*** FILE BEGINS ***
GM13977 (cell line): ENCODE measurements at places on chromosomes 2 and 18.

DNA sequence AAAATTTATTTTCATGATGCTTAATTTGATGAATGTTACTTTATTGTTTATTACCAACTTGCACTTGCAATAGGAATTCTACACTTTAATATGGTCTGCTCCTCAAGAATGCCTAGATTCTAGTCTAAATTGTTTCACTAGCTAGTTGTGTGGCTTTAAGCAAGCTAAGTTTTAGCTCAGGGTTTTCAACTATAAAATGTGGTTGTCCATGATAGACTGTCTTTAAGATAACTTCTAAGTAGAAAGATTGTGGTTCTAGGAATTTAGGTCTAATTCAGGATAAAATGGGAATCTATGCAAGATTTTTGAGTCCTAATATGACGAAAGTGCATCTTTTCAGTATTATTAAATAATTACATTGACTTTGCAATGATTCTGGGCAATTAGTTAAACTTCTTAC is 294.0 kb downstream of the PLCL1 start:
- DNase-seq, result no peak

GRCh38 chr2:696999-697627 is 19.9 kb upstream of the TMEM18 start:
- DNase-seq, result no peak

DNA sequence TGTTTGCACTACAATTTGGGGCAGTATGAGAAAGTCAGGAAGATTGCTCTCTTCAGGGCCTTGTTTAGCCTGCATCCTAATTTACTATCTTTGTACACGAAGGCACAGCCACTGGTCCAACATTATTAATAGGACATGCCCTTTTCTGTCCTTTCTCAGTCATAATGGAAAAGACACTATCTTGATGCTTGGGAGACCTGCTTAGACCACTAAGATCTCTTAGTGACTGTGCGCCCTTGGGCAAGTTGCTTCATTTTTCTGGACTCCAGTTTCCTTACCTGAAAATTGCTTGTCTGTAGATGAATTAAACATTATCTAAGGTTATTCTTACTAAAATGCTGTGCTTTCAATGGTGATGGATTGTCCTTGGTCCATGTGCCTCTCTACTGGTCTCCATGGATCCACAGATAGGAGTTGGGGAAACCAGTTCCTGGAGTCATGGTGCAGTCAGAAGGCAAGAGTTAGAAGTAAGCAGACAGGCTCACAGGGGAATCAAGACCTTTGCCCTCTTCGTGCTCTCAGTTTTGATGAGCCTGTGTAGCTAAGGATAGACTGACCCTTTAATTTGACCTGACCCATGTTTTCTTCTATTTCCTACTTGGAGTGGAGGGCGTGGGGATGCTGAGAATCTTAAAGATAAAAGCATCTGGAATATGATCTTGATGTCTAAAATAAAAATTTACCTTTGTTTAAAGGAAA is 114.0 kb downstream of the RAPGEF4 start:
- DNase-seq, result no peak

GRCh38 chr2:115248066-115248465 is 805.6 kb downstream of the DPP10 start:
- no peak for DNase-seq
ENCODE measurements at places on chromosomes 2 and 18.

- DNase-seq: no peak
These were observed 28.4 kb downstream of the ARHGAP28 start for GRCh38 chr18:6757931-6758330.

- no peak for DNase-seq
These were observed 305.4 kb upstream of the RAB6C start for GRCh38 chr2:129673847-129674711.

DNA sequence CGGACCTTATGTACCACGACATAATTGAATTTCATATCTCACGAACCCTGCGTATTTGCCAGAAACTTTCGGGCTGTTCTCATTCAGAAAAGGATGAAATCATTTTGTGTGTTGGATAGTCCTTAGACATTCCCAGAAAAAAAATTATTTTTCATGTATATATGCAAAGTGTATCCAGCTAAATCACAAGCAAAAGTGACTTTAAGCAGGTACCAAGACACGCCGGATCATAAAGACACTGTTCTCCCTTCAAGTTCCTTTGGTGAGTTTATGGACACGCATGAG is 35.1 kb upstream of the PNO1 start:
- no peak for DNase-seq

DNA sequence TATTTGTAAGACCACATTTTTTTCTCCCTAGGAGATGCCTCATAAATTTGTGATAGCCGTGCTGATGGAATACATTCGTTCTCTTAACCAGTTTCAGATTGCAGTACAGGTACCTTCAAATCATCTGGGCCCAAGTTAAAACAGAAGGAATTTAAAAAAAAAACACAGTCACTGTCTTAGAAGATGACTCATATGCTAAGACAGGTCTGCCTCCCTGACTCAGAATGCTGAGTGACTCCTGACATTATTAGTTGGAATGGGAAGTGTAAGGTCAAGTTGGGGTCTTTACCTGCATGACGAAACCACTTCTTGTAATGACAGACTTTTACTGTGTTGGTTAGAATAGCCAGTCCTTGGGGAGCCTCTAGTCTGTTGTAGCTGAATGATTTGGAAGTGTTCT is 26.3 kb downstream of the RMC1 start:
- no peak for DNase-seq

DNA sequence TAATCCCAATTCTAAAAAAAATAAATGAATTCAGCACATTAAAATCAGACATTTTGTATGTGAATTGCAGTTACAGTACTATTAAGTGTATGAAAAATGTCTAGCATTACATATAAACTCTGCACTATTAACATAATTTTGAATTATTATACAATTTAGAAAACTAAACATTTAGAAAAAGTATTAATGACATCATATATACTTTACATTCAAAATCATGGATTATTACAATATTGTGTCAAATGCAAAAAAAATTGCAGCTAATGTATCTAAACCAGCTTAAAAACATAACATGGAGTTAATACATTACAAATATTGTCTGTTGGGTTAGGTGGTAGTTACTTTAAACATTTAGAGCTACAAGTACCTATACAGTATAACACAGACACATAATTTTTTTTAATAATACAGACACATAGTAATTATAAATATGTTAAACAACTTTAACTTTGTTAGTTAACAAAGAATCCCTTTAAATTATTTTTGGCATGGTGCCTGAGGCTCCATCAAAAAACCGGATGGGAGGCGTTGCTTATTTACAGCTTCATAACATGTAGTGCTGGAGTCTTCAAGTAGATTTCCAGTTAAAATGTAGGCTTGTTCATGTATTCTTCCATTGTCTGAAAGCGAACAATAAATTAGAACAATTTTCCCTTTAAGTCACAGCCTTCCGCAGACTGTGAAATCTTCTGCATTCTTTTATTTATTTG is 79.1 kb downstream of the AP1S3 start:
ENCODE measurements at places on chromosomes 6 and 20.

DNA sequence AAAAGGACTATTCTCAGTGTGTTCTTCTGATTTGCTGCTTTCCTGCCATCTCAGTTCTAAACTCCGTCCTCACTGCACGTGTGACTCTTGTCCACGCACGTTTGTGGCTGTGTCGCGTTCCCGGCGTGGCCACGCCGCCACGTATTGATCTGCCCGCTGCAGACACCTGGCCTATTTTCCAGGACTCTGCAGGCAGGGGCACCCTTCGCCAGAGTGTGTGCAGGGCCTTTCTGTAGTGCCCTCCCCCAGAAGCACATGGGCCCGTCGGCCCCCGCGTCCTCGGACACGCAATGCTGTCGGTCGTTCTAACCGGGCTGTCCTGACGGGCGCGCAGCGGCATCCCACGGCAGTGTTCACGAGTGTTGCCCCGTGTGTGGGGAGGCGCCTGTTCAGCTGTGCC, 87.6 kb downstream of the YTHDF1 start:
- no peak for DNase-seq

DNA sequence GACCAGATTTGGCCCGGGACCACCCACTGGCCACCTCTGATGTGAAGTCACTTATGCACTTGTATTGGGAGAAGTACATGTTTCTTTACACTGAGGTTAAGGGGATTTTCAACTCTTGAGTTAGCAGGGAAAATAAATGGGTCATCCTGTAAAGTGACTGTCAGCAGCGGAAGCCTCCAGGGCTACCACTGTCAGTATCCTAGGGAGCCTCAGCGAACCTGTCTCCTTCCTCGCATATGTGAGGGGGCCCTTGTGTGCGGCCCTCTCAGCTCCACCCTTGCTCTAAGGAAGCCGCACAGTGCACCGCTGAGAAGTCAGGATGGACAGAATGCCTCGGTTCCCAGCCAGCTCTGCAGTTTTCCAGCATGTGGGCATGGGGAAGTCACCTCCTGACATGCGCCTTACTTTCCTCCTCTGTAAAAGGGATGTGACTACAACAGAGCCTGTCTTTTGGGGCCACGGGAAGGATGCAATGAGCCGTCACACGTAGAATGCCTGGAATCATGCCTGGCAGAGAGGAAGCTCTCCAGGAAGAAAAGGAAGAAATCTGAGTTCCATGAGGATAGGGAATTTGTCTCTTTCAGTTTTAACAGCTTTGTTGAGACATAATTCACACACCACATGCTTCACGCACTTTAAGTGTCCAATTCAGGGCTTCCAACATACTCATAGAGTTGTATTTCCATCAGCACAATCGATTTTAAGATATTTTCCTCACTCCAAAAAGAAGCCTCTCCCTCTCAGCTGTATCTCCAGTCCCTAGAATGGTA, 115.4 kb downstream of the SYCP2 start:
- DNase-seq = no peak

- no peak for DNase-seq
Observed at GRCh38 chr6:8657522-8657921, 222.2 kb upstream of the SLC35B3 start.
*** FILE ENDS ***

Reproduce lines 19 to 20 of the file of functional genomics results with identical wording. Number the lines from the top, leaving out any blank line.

DNA sequence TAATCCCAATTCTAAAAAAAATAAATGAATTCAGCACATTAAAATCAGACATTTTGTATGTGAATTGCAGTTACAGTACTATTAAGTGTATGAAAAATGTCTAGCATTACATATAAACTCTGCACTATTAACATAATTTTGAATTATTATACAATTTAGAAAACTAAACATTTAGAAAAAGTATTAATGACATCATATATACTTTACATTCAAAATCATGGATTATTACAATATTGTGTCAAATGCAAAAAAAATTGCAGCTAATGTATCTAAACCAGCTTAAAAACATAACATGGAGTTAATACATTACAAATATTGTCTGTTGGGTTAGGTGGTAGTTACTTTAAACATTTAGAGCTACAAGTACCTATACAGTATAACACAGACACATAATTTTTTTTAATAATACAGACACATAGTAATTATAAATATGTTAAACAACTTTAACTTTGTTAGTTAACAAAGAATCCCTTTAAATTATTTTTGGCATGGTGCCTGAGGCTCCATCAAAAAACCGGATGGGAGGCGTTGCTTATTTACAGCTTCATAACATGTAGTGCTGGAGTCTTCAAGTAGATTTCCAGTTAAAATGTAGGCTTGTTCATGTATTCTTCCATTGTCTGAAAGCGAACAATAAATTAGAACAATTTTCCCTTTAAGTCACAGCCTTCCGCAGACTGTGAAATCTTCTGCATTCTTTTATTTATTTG is 79.1 kb downstream of the AP1S3 start:
ENCODE measurements at places on chromosomes 6 and 20.